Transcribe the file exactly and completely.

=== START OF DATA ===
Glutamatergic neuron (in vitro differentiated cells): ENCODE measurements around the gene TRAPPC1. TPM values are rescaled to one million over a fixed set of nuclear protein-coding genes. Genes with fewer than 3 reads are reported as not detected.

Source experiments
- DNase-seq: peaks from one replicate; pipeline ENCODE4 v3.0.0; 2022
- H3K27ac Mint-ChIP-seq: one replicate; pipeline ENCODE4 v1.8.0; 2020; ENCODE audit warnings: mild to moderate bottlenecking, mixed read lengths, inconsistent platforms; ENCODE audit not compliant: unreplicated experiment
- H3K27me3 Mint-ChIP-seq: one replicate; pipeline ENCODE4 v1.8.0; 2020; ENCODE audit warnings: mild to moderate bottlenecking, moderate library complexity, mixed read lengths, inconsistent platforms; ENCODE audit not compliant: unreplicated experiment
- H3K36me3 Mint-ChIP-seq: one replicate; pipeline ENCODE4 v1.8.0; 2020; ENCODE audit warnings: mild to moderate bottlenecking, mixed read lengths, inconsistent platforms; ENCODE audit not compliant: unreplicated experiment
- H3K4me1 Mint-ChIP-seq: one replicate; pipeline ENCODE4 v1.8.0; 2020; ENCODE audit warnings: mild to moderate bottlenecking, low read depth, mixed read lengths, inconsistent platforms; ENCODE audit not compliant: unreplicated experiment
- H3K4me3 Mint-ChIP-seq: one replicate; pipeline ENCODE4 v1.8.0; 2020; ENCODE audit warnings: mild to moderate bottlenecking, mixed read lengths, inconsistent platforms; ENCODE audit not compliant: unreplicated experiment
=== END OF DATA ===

Glutamatergic neuron (in vitro differentiated cells): ENCODE measurements around the gene TRAPPC1. TPM values are rescaled to one million over a fixed set of nuclear protein-coding genes. Genes with fewer than 3 reads are reported as not detected.

Source experiments
- DNase-seq: peaks from one replicate; pipeline ENCODE4 v3.0.0; 2022
- H3K27ac Mint-ChIP-seq: one replicate; pipeline ENCODE4 v1.8.0; 2020; ENCODE audit warnings: mild to moderate bottlenecking, mixed read lengths, inconsistent platforms; ENCODE audit not compliant: unreplicated experiment
- H3K27me3 Mint-ChIP-seq: one replicate; pipeline ENCODE4 v1.8.0; 2020; ENCODE audit warnings: mild to moderate bottlenecking, moderate library complexity, mixed read lengths, inconsistent platforms; ENCODE audit not compliant: unreplicated experiment
- H3K36me3 Mint-ChIP-seq: one replicate; pipeline ENCODE4 v1.8.0; 2020; ENCODE audit warnings: mild to moderate bottlenecking, mixed read lengths, inconsistent platforms; ENCODE audit not compliant: unreplicated experiment
- H3K4me1 Mint-ChIP-seq: one replicate; pipeline ENCODE4 v1.8.0; 2020; ENCODE audit warnings: mild to moderate bottlenecking, low read depth, mixed read lengths, inconsistent platforms; ENCODE audit not compliant: unreplicated experiment
- H3K4me3 Mint-ChIP-seq: one replicate; pipeline ENCODE4 v1.8.0; 2020; ENCODE audit warnings: mild to moderate bottlenecking, mixed read lengths, inconsistent platforms; ENCODE audit not compliant: unreplicated experiment